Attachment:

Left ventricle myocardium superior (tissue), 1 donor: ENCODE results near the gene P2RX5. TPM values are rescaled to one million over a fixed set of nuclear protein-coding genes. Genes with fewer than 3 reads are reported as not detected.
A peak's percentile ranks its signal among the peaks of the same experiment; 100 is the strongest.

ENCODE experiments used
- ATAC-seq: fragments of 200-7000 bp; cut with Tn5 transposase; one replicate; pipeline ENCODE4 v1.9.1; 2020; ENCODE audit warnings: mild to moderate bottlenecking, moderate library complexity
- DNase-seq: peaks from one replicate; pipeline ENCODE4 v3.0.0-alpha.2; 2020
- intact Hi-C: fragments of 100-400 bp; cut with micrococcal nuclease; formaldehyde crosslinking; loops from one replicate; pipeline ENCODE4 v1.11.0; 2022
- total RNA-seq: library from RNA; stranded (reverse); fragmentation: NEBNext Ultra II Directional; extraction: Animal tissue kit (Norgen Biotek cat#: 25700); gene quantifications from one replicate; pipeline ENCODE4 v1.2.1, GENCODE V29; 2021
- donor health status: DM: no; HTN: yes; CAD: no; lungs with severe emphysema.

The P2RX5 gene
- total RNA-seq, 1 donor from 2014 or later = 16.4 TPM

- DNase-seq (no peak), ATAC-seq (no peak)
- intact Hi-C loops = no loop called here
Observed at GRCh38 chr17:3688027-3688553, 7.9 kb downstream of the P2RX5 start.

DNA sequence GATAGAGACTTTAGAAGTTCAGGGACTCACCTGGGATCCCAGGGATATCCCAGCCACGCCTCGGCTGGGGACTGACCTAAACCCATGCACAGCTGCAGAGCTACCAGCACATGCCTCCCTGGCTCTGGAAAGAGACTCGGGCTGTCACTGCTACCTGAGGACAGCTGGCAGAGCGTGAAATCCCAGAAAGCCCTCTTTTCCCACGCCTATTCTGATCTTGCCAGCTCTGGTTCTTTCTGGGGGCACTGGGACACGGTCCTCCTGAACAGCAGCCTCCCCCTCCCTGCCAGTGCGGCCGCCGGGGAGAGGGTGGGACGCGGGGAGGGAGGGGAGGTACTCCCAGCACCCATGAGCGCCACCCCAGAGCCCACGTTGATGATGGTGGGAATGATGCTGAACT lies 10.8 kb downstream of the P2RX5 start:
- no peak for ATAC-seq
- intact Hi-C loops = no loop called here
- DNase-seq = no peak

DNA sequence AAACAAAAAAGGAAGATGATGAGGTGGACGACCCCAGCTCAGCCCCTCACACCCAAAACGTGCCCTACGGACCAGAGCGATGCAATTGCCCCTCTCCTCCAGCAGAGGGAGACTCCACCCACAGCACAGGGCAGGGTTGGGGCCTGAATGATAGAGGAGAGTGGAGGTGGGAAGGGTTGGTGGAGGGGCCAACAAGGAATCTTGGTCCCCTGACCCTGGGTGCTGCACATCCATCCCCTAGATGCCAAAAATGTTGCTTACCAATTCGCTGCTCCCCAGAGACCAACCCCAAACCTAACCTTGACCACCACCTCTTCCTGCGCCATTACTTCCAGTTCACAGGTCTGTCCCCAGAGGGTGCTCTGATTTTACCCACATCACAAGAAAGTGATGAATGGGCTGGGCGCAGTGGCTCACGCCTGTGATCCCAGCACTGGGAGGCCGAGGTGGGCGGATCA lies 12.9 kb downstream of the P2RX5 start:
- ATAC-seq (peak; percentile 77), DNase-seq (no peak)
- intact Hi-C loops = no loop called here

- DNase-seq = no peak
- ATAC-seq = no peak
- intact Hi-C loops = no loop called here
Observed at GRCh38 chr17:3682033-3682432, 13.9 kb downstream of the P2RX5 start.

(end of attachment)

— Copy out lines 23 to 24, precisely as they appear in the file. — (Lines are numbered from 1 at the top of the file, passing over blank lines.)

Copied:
- intact Hi-C loops = no loop called here
Observed at GRCh38 chr17:3682033-3682432, 13.9 kb downstream of the P2RX5 start.